Earth is dynamic and diverse. It would be easier to measure, map, and monitor resources if trees didn’t grow, people didn’t build things, or natural hazards like floods, fires, or droughts didn’t occur. The 50-years of satellite-based Earth observations have shown there is a need for continually monitoring and updating land cover maps to improve the ability for communities to predict, respond, and recover when changes occur. To this end, NASA and the United States Geological Survey (USGS) both fund land cover change monitoring and research programs such as  NASA Land Cover, Land Use, Change (LCLUC), NASA Earth Science Disasters Program, and USGS Land Change Monitoring, Assessment, and Projection (LCMAP).

To contribute to this scientific effort, and as a first estimate for understanding the current Lewis and Clark National Historic Trail’s land cover, we are looking at the most recently available, peer-reviewed, global-scale land cover map from satellite measurements for the year 2018. As the creators of this dataset acknowledge, there can be an over-estimation or under-estimation of different land cover types which is why it is useful to use GLOBE Observer to capture the on-the-ground conditions that can be compared to a map. Importantly, since this is a global land cover map, it provides a way to extend our findings to other GLOBE-affiliated countries. In addition to the GLOBE Observer app, another place you can explore this global land cover map yourself is here at the NASA Worldview. Each color signifies a different type of land cover as shown by this picture key available here.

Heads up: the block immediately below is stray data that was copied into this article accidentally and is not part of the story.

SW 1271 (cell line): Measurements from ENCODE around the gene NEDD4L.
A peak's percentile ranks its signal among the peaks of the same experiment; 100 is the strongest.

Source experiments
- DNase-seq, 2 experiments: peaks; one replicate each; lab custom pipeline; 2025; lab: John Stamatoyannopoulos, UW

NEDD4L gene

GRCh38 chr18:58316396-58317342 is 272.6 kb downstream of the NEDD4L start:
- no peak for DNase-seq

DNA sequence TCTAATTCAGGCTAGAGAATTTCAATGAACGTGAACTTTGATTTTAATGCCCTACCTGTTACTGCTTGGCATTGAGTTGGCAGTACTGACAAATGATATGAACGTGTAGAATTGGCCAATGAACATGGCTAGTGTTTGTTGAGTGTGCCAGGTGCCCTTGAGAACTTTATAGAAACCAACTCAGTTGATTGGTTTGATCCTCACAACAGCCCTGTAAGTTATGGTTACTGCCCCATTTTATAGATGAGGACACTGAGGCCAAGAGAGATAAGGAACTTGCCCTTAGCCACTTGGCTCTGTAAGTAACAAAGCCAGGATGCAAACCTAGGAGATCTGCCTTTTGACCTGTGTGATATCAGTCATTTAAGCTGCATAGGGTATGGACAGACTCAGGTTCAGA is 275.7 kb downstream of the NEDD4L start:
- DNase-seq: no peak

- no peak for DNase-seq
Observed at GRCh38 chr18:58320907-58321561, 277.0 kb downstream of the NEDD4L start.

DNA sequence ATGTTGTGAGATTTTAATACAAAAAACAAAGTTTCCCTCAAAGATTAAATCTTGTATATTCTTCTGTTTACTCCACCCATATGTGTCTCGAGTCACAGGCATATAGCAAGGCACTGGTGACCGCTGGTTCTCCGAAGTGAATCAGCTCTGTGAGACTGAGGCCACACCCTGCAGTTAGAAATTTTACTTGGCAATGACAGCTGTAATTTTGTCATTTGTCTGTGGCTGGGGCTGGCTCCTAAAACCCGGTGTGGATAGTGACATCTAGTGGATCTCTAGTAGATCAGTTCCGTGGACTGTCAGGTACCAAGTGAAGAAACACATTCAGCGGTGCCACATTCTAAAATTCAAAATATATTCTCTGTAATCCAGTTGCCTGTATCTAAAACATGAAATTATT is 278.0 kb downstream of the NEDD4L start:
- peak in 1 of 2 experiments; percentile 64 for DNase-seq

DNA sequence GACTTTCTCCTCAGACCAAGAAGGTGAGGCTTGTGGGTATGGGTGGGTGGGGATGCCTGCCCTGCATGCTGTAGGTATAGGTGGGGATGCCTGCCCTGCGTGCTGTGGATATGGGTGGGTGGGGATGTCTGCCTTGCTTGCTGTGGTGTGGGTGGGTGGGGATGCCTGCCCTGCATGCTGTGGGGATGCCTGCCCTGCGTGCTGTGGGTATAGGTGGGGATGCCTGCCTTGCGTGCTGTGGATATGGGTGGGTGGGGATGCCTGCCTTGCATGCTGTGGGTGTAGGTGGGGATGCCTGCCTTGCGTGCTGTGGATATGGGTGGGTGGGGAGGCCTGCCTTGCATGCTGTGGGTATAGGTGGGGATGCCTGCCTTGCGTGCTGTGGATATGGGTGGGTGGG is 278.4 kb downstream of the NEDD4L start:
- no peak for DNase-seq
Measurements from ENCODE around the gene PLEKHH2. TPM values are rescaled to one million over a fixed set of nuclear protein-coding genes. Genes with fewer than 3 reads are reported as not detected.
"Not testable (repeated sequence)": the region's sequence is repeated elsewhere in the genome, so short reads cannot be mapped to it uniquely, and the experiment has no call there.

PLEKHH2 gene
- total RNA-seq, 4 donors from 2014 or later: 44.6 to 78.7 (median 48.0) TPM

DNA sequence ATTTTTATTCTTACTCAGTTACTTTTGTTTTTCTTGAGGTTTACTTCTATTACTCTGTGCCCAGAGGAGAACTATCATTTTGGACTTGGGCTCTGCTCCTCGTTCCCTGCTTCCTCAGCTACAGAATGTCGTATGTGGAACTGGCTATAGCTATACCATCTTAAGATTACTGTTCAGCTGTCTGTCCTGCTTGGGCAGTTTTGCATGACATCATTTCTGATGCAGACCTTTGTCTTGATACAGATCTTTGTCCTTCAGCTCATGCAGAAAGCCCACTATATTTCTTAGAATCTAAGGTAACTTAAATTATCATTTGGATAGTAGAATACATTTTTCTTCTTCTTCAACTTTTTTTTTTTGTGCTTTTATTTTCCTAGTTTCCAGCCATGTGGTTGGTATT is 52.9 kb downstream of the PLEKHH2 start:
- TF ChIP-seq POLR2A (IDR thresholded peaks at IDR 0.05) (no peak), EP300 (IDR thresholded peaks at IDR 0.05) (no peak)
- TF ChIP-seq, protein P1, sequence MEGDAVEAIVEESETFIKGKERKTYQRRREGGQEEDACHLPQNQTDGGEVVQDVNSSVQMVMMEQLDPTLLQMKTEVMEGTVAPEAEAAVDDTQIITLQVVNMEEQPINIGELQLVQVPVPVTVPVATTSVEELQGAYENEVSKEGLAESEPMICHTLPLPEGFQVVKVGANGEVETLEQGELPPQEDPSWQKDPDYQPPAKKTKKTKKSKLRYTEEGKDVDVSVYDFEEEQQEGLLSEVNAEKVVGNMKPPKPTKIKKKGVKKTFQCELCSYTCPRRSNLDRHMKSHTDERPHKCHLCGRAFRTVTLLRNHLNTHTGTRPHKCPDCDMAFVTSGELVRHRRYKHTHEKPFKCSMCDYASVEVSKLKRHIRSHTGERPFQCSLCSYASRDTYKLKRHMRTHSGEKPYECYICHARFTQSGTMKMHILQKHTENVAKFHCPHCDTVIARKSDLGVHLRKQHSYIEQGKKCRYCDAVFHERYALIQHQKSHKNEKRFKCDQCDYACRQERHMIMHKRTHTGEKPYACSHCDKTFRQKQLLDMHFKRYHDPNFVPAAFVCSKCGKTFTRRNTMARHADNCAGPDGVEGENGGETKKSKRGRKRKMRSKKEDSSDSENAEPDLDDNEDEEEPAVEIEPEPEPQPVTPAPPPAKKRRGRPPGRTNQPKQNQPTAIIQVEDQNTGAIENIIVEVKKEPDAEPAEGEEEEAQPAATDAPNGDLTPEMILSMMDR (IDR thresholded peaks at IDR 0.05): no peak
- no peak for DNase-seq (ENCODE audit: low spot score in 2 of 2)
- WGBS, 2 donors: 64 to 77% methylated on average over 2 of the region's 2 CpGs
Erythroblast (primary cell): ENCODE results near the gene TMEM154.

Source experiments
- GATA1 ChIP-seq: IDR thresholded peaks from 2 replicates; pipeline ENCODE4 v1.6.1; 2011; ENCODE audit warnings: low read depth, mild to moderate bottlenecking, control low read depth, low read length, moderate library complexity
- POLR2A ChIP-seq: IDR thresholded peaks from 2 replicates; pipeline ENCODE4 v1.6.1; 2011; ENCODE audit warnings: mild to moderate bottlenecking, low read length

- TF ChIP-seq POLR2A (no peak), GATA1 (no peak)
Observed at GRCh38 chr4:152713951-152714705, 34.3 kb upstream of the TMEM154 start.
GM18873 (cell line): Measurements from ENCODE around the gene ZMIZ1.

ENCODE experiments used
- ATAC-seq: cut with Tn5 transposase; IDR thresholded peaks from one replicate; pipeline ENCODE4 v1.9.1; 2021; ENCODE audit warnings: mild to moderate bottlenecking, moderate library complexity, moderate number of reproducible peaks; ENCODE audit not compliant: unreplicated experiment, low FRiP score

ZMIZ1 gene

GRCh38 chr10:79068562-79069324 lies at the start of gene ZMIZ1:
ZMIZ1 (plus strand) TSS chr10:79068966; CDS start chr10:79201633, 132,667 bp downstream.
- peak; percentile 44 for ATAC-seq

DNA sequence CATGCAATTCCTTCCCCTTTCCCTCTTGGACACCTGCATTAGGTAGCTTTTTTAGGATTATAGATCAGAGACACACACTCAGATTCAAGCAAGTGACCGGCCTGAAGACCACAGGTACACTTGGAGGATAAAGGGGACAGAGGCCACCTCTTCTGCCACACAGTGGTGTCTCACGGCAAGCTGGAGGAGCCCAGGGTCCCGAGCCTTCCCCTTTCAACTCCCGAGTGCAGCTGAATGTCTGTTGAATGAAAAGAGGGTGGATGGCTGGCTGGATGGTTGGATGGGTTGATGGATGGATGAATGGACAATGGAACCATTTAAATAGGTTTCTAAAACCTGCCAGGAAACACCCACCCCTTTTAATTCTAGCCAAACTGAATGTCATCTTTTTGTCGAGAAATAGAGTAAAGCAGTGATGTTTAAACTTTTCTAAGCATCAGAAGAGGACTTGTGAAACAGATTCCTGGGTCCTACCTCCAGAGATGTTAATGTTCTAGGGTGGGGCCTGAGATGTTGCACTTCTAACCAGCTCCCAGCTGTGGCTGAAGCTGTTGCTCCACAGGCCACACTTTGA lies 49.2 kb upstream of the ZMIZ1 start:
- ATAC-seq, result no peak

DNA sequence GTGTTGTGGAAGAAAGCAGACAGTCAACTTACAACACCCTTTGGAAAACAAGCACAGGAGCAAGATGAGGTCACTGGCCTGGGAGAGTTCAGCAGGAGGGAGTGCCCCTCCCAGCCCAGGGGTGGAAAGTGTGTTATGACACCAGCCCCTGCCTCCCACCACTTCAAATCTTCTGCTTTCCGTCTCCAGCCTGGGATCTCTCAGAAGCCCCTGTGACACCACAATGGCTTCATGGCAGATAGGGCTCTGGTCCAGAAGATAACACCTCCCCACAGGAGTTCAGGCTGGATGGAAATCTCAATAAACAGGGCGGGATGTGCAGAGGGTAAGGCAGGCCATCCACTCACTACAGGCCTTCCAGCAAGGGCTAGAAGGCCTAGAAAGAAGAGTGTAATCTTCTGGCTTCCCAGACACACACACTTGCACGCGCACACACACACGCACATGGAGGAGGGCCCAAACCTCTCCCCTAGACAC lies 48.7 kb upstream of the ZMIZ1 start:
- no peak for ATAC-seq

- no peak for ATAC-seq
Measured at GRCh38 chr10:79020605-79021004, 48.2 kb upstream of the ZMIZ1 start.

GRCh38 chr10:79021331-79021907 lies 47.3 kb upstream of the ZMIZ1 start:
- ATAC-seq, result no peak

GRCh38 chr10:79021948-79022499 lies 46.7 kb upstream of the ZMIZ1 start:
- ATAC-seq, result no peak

global Landcover

Earth is dynamic: get involved and map your community!

Although the summer 2019 GO on a Trail data challenge has ended, the need to map, measure, and monitor Earth continues.  Land cover is everywhere, so find a place in your community and measure (capture) what you see on trails, in parks, neighborhoods – anywhere! The science we are asking you to do is straight-forward when you follow the land cover protocol in the GLOBE Observer mobile app: you are taking pictures in a consistent manner, describing what you see, and then archiving this observation with The GLOBE Program. The Land Cover tool guides you through the process of taking pictures with your phone in four directions, and up and down.  You can simply upload your images or you can add labels and description of the land cover objects you see in each direction. Do you see trees? Grass? Water? All of the above? This allows all of us to know what’s there and how it changes over time.  I hope that you will join us in the science of mapping, measuring, and monitoring Earth.





Friedl, M., Sulla-Menashe, D. (2019). MCD12Q1 MODIS/Terra+Aqua Land Cover Type Yearly L3 Global 500m SIN Grid V006[Data set]. NASA EOSDIS Land Processes DAAC. Accessed 2019-08-30 from




Peder Nelson M.S., is the Land Cover science lead for GLOBE Observer. In addition, he is an Instructor of Geography and Geospatial Science and researcher in the Environmental Monitoring, Analysis, and Process Recognition (eMapR) Lab in the College of Earth, Ocean, Atmospheric Sciences at Oregon State University. With a background in environmental education, biological sciences, and land management, he uses remote sensing and geographic information systems to create maps and data that show people what is happening on planet Earth, particularly changes that can be seen from space.

Twitter: @pedervnelson and



News Sidebar

A graphic showing silhouettes of two people taking observations with their phones. They are standing between water with mosquito larvae in it, grass, trees, and clouds, which represent the tools within the GLOBE Observer app.

View more GLOBE Observer news here.